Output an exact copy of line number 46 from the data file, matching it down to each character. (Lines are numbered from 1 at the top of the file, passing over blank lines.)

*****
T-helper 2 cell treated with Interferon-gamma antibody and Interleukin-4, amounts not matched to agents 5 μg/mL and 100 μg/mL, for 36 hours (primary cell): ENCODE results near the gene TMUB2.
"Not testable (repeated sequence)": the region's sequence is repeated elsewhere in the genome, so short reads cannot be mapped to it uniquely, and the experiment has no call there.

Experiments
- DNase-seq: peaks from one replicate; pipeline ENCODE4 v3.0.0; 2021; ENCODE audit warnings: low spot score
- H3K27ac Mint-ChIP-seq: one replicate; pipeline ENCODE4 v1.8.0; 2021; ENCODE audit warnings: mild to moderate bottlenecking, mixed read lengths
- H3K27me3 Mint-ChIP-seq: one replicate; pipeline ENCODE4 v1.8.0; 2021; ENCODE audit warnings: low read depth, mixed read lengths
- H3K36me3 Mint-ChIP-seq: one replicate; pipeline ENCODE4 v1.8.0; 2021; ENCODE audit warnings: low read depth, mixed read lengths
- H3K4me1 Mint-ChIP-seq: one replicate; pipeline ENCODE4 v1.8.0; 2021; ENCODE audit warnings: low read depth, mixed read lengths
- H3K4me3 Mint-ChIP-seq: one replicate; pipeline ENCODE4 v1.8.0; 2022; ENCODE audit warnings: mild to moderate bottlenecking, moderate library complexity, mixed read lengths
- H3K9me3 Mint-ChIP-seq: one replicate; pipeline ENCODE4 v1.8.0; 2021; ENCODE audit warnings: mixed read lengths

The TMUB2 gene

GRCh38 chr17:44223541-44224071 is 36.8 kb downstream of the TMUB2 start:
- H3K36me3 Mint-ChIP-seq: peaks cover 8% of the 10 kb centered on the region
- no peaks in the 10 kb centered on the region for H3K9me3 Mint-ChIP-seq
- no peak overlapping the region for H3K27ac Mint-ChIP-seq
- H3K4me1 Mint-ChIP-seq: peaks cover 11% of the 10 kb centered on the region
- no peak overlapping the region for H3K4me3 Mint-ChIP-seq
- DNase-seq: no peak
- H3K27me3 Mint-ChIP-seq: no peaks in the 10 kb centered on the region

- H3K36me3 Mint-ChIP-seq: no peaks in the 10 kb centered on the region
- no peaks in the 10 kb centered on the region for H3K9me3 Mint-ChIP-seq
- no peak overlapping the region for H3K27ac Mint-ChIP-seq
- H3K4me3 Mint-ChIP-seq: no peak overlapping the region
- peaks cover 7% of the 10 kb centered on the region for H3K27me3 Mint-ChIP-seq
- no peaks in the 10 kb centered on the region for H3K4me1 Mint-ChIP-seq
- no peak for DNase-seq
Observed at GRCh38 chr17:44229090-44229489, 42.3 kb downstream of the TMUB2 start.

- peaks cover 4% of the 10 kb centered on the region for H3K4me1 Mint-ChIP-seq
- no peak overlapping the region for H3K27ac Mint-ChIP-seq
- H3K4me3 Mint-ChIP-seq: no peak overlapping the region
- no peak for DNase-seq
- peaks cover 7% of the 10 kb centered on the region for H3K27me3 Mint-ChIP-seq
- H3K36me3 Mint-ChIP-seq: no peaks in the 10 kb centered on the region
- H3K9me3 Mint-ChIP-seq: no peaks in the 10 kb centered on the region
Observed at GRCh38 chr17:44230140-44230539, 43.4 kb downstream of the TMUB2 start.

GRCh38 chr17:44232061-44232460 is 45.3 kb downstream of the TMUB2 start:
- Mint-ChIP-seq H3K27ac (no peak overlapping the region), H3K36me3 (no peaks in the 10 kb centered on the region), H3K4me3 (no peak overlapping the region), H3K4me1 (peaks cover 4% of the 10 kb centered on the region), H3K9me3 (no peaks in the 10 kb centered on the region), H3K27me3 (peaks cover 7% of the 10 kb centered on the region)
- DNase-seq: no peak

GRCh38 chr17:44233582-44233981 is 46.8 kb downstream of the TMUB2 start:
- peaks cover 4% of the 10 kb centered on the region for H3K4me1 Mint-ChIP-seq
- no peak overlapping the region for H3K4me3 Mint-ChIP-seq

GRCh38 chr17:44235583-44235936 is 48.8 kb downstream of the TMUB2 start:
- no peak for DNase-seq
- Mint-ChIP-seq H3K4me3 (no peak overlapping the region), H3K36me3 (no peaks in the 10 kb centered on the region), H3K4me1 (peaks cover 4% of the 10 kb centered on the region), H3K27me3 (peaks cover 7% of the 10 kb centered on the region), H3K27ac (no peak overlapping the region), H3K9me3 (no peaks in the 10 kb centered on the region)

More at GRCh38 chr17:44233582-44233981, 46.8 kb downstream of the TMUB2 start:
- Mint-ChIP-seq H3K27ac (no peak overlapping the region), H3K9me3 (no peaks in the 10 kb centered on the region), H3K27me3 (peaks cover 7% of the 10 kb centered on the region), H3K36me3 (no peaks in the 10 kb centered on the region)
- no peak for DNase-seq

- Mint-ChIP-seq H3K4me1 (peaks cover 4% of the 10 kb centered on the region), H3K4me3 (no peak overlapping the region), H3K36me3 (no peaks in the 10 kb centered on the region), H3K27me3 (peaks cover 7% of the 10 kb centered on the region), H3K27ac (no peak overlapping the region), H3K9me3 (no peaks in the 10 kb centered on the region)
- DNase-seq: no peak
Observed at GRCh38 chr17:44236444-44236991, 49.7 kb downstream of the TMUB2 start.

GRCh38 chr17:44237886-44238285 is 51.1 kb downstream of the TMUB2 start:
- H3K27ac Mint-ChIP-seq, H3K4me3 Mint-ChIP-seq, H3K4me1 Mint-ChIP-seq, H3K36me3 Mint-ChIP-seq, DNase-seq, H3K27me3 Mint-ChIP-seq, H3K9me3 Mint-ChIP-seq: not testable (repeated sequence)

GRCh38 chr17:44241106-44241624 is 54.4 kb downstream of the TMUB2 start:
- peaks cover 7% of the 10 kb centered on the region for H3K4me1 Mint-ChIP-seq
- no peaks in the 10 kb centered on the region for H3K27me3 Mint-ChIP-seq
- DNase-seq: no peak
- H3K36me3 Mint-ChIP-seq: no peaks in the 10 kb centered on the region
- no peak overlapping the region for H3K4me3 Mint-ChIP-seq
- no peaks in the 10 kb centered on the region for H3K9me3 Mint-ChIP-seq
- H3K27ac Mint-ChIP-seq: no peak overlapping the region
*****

- Mint-ChIP-seq H3K27ac (no peak overlapping the region), H3K9me3 (no peaks in the 10 kb centered on the region), H3K27me3 (peaks cover 7% of the 10 kb centered on the region), H3K36me3 (no peaks in the 10 kb centered on the region)